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The current statutory requirements in Mississippi applicable to medical malpractice cases are set out in Miss. Code. Ann. §§ 11-1-58, 11-1-59, 11-1-60 and 15-1-36. Through these statutes the Mississippi legislature has provided physicians and hospitals with special protections while making it more difficult and more expensive for patients to receive compensation when they are harmed by medical negligence.

Who do these statutes cover?

All licensed physicians, osteopaths, dentists, hospitals, institutions for the aged or infirm, nurses, pharmacists, podiatrists, optometrists or chiropractors for any claims arising out of the course of medical, surgical or other professional services.

How long do I have to file a lawsuit?

When your claim involves private health care providers, you normally have to file a lawsuit within two (2) years from the date of the alleged negligence. If you were not immediately aware that you were harmed by negligence, the time does not start to run until the date the negligence was or should have been discovered through the exercise of reasonable diligence. With only a few exceptions you may not file a lawsuit more than seven (7) years after the alleged act, omission or neglect occurred. Some of these exceptions include:

  1. foreign object is left in a patient’s body;
  2. the negligence has been fraudulently concealed;
  3. the injured person is six (6) years of age or younger;
  4. an injured minor does not have a parent or legal guardian; and,
  5. the injured person is under the disability of unsoundness of mind;

The statute of limitations for a health care professional employed by a government entity or agency is only one (1) year. Because of the complexity of many medical cases, the actual start date of the legislatively enacted limitations period requires a case-by-case analysis by an experienced Mississippi attorney.

How do I find out if I have a claim?

If you suspect that you have been harmed as a result of the failure to provide proper medical care, you must exercise due diligence in determining whether you have a claim. Therefore, if you have questions about the quality of the medical care you received; you should contact an experienced attorney as soon as possible.

Is pre-lawsuit notice required?

A medical malpractice lawsuit may only be filed after you have given all defendants at least sixty (60) days’ prior written notice. To comply with this requirement, there must be a good faith effort to provide a written notice indicating (1) the intent to bring suit, (2) the legal basis for the suit, and (3) the nature of the damages suffered, with any medical injuries described with specificity. No notice is required with respect to any defendant whose name is unknown at the time of filing the complaint and who is identified therein by a fictitious name.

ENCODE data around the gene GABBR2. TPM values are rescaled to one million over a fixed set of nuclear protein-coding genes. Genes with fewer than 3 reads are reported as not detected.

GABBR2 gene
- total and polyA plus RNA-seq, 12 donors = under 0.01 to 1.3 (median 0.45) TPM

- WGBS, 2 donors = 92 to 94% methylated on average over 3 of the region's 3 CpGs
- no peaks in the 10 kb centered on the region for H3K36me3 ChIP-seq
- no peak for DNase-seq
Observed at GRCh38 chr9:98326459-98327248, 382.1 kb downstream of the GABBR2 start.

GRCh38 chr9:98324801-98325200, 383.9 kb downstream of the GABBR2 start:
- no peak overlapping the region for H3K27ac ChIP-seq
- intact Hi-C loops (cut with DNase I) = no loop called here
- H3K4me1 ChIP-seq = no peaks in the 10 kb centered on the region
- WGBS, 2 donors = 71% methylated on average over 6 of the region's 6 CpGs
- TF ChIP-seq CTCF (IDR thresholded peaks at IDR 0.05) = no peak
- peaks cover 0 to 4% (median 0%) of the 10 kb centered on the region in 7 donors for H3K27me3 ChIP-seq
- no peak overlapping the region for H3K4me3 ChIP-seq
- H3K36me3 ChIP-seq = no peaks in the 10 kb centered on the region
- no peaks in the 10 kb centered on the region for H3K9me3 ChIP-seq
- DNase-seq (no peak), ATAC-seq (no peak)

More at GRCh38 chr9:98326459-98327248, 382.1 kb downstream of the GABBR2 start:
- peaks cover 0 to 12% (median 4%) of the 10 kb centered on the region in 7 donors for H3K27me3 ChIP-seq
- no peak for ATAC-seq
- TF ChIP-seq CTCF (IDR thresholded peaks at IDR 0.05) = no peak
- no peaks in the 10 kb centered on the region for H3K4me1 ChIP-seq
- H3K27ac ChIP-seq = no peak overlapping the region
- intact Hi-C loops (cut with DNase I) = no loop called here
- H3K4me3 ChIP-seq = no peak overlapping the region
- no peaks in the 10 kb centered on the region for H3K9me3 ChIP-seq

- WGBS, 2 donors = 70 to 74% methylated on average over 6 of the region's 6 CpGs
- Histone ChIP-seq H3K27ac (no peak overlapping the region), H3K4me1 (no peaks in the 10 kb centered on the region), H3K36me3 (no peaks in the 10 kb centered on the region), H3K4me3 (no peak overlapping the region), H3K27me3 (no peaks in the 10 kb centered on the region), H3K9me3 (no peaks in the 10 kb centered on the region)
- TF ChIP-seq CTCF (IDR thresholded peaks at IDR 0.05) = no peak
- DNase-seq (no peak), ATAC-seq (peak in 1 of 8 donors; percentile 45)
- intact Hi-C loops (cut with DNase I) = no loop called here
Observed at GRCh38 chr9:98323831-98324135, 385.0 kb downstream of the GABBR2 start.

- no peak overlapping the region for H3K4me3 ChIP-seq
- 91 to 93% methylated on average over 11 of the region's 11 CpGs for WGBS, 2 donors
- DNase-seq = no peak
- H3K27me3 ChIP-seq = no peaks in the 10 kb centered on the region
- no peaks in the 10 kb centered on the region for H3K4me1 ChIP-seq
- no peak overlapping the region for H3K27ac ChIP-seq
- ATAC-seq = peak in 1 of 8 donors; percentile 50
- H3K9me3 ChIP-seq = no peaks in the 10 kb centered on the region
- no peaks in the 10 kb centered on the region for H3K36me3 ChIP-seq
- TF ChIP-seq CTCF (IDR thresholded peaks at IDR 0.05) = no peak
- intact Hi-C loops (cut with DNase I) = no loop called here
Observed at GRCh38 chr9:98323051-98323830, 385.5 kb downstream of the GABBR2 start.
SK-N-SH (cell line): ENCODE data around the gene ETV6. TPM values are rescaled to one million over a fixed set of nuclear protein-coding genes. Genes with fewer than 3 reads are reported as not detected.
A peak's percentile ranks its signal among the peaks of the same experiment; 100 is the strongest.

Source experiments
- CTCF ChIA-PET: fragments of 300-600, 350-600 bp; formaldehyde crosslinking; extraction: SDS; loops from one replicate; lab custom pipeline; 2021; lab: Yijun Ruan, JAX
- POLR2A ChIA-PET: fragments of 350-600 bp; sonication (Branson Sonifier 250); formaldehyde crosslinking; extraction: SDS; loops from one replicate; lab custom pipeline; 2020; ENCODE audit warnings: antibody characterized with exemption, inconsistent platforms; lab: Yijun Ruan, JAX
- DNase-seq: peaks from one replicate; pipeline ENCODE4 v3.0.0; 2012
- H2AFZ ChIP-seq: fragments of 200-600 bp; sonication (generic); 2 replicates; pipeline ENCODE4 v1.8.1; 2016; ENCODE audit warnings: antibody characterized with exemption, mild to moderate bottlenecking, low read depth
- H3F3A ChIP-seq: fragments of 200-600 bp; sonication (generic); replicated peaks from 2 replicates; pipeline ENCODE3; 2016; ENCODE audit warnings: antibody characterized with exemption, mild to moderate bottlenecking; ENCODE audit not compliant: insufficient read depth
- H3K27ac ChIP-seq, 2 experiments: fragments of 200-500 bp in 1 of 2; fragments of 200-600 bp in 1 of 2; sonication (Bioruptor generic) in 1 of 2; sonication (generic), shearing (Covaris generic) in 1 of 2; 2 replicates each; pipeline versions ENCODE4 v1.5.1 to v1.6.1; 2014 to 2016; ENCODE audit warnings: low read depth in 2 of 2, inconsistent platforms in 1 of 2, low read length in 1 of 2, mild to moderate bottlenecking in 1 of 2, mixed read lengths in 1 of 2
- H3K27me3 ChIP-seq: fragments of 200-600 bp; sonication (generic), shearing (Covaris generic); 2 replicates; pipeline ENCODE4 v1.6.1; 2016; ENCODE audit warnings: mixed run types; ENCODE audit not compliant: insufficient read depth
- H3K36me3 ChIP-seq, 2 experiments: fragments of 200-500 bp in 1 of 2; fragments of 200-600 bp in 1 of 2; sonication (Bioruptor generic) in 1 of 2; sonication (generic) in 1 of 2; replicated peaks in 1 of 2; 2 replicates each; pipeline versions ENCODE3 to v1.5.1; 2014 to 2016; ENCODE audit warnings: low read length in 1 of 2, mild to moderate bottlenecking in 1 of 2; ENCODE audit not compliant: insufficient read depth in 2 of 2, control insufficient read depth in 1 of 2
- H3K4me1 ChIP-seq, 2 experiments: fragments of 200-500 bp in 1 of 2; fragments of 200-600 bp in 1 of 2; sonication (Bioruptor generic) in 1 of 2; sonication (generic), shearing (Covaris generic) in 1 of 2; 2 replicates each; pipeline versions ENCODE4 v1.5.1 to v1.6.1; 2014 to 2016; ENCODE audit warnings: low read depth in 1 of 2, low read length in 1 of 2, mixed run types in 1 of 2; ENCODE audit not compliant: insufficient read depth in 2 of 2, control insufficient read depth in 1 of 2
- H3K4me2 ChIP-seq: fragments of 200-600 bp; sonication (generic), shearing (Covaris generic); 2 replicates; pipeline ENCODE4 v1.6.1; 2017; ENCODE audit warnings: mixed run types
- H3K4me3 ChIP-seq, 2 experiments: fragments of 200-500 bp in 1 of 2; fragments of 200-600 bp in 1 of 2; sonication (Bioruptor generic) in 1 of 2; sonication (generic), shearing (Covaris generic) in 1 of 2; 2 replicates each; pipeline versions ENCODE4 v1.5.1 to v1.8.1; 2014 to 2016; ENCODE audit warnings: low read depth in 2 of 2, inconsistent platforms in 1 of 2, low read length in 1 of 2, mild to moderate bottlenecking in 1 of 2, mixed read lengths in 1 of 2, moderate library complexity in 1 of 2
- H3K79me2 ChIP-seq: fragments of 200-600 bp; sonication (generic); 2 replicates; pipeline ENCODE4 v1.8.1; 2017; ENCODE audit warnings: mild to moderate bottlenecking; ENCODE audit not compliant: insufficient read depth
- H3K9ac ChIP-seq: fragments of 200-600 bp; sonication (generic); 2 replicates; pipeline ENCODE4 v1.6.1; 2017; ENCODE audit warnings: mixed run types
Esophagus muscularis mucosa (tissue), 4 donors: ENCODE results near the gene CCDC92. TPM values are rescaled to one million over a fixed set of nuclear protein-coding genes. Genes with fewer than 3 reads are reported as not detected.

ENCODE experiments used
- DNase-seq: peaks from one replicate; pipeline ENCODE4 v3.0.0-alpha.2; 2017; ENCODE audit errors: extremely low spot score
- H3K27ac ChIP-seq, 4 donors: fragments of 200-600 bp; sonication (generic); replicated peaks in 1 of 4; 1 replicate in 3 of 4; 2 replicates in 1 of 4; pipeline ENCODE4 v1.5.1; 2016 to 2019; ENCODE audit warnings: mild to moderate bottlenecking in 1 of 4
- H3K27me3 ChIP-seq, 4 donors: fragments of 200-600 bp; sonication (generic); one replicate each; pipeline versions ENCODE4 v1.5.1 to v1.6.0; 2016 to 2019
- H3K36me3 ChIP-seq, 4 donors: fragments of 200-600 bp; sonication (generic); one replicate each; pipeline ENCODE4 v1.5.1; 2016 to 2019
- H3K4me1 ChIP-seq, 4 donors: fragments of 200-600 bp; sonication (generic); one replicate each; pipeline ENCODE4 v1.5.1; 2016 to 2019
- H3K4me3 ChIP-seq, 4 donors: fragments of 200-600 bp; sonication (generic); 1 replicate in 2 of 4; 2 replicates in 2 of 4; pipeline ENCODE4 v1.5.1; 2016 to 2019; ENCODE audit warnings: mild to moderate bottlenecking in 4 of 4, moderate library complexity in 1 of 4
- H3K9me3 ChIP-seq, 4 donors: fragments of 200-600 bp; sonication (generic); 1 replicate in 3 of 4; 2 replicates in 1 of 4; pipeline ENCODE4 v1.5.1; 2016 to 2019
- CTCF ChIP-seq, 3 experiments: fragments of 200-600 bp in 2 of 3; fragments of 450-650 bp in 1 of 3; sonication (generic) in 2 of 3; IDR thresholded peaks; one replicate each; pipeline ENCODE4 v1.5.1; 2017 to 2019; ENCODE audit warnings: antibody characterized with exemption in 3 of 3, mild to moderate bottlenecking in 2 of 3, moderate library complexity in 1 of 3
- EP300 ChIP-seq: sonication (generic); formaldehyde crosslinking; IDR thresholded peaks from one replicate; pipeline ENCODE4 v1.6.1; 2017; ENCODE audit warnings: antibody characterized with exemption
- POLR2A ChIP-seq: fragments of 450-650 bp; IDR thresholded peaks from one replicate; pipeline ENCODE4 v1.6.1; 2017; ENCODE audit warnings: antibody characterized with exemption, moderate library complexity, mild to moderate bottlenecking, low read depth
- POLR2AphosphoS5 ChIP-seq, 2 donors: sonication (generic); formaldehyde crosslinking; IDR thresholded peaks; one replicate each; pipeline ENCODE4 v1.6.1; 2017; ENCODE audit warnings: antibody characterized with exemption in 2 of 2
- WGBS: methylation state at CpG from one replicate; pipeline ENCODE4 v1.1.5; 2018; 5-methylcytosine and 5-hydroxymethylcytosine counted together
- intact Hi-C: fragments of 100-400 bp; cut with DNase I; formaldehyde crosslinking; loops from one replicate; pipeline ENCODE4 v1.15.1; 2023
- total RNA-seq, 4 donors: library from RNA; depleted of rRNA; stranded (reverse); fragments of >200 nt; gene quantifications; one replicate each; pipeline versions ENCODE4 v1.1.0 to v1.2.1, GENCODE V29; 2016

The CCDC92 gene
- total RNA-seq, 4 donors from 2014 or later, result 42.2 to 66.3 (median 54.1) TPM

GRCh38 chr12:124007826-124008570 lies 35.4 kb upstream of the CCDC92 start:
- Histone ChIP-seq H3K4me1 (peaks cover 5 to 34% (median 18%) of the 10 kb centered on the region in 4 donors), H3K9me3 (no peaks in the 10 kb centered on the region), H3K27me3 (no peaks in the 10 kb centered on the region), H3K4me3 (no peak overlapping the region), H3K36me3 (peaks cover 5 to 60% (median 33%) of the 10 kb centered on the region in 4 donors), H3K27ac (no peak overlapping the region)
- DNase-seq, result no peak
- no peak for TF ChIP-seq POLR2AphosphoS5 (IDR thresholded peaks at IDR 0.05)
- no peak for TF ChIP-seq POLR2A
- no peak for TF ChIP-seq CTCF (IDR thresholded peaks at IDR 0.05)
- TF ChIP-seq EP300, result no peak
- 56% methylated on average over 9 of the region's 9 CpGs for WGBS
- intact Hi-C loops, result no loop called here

How is the pre-suit notice delivered?

Rule 5 of the Mississippi Rules of Civil procedure controls service of the pre-suit notice. Rule 5 states that “every written notice” shall be served by “mailing it to [an attorney or party] at his last known address,” and that “service by mail is complete upon mailing.”

What must be included with the Complaint?

According Miss. Code. Ann. § 11-1-58, the complaint must include a certificate executed by the patient’s lawyer that verifies certain facts as well as the fact that the lawyer has determined that there is a reasonable basis for filing the lawsuit after consulting with a qualified expert familiar with the standard of care.

What may not be included in the Complaint?

According to Miss. Code. Ann. § 11-1-59, the complaint or counterclaim shall not specify the amount of damages claimed, but shall only state that the damages claimed are within the jurisdictional limits of the court.

Is there a limitation on the amount of damages that can be awarded?

According to Miss. Code Ann. §11-1-60, the plaintiff shall not be awarded more than Five Hundred Thousand Dollars ($500,000.00) for non-economic damages.

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